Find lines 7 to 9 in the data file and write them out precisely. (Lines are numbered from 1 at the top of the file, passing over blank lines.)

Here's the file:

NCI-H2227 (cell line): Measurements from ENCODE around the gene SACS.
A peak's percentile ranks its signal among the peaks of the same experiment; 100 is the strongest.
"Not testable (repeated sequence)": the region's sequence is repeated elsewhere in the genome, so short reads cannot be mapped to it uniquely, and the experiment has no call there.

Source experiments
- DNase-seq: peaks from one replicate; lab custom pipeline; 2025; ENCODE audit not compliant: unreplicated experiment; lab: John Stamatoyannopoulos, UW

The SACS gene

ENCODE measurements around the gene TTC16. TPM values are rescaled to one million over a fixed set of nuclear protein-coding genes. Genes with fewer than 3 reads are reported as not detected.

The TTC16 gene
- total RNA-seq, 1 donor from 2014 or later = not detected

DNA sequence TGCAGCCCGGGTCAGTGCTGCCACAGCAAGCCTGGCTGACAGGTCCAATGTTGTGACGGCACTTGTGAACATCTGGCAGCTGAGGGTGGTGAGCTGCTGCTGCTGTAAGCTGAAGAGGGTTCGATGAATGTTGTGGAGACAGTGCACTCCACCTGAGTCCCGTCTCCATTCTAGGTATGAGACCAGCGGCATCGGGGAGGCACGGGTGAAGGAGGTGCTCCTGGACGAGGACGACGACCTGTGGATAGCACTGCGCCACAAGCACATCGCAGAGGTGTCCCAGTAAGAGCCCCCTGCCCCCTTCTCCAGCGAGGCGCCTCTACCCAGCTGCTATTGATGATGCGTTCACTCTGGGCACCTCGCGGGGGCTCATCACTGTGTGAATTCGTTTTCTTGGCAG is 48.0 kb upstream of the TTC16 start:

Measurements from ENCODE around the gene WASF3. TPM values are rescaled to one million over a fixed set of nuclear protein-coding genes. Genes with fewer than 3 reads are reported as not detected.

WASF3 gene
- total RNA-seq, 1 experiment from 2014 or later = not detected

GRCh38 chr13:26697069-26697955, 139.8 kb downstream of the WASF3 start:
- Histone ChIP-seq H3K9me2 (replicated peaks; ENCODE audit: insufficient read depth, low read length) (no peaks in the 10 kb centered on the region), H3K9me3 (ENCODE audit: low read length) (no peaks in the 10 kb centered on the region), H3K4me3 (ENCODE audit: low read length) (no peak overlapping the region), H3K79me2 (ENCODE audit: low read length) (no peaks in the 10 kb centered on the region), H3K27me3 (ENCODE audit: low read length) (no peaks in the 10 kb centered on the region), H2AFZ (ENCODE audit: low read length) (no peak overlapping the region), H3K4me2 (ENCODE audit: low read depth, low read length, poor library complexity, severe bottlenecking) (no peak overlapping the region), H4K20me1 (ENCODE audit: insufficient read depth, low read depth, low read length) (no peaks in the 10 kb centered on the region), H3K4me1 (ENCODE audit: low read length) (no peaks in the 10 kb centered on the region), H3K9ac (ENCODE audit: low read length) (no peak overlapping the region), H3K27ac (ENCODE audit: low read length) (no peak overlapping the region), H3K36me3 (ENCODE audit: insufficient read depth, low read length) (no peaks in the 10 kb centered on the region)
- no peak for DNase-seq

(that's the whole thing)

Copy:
ENCODE measurements around the gene TTC16. TPM values are rescaled to one million over a fixed set of nuclear protein-coding genes. Genes with fewer than 3 reads are reported as not detected.

The TTC16 gene
- total RNA-seq, 1 donor from 2014 or later = not detected